Discussions on the theme “Connecting Europe: The Southern Gas Corridor and the Future of European Gas Supply” were held at the Atlantic Council in one of Washington's leading think tanks. Experts noted the importance of the Southern Gas Corridor for the energy security of Europe. American experts also discussed the opportunities that will be created when implementing this project.
The Southern Gas Corridor, a long-shared priority for the U.S., European Union, Azerbaijan, and Turkey, brings Azerbaijani gas to Europe through the Trans-Anatolian Natural Gas Pipeline (TANAP) and Trans Adriatic Pipeline (TAP). The panel’s discussion of the project focused on noteworthy developments and challenges, including the success of first gas this summer through TANAP, completing TAP in the wake of political changes in Italy, and the implications of the August announcement of a breakthrough on the long running dispute over the status of the Caspian Sea. It also focused on the role of Azerbaijani gas in European markets, the future of supplies to the pipeline, and funding and political challenges to get the TAP pipeline over the finish line.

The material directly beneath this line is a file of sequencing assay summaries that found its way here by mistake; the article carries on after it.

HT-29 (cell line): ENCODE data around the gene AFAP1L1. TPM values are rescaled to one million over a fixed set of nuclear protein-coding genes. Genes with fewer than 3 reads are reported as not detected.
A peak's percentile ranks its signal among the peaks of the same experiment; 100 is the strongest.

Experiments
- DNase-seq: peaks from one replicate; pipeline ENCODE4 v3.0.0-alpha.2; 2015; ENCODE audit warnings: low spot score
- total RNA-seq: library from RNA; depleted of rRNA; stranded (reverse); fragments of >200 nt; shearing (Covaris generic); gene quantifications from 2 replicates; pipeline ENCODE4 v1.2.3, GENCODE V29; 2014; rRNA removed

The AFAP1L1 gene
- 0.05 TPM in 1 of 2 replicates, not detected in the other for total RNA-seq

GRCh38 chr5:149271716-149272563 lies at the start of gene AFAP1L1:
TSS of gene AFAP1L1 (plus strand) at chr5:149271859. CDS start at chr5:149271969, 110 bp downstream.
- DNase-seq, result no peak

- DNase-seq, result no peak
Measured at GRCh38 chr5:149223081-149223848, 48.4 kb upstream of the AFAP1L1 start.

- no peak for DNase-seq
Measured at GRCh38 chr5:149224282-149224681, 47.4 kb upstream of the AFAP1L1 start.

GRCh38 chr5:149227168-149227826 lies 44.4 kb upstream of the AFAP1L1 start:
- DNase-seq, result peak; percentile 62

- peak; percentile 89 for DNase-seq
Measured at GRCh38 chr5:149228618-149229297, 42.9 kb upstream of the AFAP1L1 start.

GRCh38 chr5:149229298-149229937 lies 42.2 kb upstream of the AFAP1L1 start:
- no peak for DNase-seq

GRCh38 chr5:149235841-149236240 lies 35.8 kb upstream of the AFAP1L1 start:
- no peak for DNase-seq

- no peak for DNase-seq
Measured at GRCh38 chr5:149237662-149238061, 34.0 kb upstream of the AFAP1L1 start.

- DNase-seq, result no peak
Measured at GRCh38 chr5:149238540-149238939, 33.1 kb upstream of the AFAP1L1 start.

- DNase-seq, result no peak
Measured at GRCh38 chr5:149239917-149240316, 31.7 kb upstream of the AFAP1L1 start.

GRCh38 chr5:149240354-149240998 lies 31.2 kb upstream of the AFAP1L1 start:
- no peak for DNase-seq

BP representative Mrs. Emily Olson shared her opinion on the technical details of the pipelines in the Southern Gas Corridor. Ms. Olson voiced the Shah Deniz project as a major technical success.
Professor Brenda Shaffer spoke about existing energy projects in Europe, and the energy needs of Germany and Italy. “With the exception of liquefied natural gas from the United States, TAP will be the only new gas source to Europe in the next decade,” she said.
The Southern Gas Corridor is one of the priority projects for the EU, and it provides for the transportation of 10 billion cubic meters of Azerbaijani gas from the Caspian region through Georgia and Turkey to Europe. The SGC pipeline system has been designed to be scalable to twice its initial capacity to accommodate potential additional gas supplies in the future.